Tuesday, February 11, 2014

Pets With Spina Bifida

My daughter was diagnosed with spina bifida when I was 30 weeks pregnant and had an extra ultrasound to check her growth. There hadn't been anything unusual noted on her 20 week anatomy scan, so I felt blindsided. I didn't have any sense of what spina bifida was or what it would involve. Now five years later, I have become a pro at explaining spina bifida to family, friends, and teams of therapists and teachers at IEP meetings.

A couple years ago, I came across the Facebook page of a little cat who has spina bifida. I was surprised that cats could have spina bifida, because I never really considered it. None of my research into how spina bifida would impact my daughter even mentioned that it wasn't a condition that is unique to humans. Further googling revealed that dogs can also be born with spina bifida, and some of them had their own Facebook pages too. My daughter was delighted to see animals wearing diapers and scooting around in carts, because they had spina bifida just like her!

Now we have a new member of our family! 



This little sweetheart is Soot. My daughter named her Soot Gremlin after the little soot gremlins from Totoro, because like her namesakes, Soot is tiny, black, sneaky, and can blend in wherever she hides. My daughter finds these qualities admirable. In Totoro, the soot gremlins live in the shadows in an abandoned house and move away when they decide the new family that moves in is nice. Soot has decided that we are nice, but rather than moving away, she is spending far less time hiding.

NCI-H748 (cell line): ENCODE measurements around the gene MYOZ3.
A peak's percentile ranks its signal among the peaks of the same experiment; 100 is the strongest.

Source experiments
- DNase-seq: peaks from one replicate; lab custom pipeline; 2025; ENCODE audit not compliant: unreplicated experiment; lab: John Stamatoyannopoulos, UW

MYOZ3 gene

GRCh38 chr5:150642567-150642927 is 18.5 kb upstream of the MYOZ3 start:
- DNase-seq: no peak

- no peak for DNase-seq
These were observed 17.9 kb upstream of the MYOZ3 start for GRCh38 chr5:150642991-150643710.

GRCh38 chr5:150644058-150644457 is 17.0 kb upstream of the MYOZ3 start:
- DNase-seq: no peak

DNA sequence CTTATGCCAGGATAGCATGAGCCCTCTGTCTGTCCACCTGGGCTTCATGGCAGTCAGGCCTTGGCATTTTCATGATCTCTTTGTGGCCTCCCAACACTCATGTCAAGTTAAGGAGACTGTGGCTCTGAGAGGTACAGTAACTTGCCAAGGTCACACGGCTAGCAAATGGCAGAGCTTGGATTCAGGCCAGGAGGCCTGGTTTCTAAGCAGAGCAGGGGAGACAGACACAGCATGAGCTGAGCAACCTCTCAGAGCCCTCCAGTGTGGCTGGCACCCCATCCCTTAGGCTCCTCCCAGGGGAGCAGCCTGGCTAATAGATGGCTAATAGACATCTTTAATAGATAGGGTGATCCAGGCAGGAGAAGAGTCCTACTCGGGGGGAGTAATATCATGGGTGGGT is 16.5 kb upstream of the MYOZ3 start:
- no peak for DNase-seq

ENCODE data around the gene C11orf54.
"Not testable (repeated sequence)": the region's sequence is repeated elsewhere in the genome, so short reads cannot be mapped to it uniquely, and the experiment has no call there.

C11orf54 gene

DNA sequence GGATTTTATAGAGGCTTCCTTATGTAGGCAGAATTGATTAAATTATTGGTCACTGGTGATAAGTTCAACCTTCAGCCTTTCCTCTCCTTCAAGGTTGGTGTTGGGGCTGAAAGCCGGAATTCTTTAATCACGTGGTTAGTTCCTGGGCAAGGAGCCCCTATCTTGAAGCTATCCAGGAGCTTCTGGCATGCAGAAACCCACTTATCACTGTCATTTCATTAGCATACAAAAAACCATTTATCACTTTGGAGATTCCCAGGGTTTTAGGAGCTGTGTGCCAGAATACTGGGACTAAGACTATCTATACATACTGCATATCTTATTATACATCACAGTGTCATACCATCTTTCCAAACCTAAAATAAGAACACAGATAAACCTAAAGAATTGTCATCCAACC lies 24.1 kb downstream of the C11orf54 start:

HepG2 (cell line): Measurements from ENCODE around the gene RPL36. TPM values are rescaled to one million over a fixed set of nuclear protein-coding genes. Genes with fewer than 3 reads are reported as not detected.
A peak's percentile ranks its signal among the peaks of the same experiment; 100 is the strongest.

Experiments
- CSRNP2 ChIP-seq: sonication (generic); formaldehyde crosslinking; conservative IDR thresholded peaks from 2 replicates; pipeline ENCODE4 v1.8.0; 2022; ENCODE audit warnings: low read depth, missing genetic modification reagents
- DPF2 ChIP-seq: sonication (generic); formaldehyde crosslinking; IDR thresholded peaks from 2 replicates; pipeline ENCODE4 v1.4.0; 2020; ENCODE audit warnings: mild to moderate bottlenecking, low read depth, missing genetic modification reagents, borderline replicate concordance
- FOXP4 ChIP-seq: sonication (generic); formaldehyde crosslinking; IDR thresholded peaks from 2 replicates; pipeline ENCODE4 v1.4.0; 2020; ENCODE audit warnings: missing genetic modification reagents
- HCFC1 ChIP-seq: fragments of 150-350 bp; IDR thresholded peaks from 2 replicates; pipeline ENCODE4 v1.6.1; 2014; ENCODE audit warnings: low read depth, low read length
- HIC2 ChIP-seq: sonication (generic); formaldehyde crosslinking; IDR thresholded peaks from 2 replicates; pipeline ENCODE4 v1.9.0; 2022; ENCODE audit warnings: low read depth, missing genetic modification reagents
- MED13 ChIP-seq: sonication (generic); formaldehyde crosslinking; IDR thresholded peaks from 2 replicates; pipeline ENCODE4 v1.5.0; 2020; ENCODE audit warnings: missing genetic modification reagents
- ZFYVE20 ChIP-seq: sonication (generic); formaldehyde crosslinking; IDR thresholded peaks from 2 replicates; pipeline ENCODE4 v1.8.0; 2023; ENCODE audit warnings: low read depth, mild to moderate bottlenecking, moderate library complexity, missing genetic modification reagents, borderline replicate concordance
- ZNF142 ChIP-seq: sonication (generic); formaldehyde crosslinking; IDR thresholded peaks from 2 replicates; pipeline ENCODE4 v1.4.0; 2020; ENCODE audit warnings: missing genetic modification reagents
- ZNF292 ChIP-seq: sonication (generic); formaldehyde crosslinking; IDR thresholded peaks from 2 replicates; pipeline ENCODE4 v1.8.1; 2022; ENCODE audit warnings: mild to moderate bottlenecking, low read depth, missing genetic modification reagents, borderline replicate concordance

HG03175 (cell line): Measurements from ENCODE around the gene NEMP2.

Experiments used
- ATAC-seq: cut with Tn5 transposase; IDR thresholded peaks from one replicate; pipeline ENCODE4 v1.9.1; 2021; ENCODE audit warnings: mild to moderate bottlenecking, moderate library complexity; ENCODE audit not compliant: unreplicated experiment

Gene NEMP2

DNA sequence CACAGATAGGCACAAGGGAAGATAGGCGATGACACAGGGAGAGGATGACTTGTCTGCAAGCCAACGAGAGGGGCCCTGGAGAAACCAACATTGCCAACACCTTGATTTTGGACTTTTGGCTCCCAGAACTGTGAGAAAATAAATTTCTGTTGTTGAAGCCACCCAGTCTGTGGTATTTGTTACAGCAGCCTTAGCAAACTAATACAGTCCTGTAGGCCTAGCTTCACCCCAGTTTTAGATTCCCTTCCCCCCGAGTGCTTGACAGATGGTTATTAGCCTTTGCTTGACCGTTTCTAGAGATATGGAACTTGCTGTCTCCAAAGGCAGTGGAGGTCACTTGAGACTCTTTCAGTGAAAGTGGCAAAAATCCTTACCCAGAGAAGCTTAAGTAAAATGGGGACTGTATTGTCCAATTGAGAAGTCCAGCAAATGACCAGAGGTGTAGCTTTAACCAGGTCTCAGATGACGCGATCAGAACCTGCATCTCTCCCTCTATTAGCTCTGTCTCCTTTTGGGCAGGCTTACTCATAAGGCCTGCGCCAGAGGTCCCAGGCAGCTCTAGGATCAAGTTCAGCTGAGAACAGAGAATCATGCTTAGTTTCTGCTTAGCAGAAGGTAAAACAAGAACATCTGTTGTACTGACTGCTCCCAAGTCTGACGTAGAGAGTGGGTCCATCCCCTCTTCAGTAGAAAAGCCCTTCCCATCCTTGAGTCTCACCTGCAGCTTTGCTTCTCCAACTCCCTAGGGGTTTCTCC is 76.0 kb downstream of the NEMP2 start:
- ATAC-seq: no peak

Soot is a manx, and she has spina bifida too! The mutation that leads to the shortened or absent tails in manx cats can also cause spina bifida or other spinal abnormalities. In dogs, spina bifida is most common in bulldogs. Dogs and cats of any breed can be born with spina bifida, but it is very rare. Just like humans, the severity varies with each case depending on the amount of nerve involvement.

Soot has spina bifida occulta, which is the least severe form of spina bifida. She can use the litter box and walk independently, but her back legs are weak so sometimes she hops and wobbles, especially when she is tired. Even pets with more extensive special needs can live wonderful lives too!

We are so happy to have Soot as part of our family. My daughter loves having a pet who shares having spina bifida. 

I set up a page Soot the Kitty With Spina Bifida to help raise awareness of spina bifida in humans and in pets. Neither Soot nor my daughter let spina bifida stop them!

Though sometimes everyone needs a good nap!

(A shorter version of this post was originally posted on my personal blog.)

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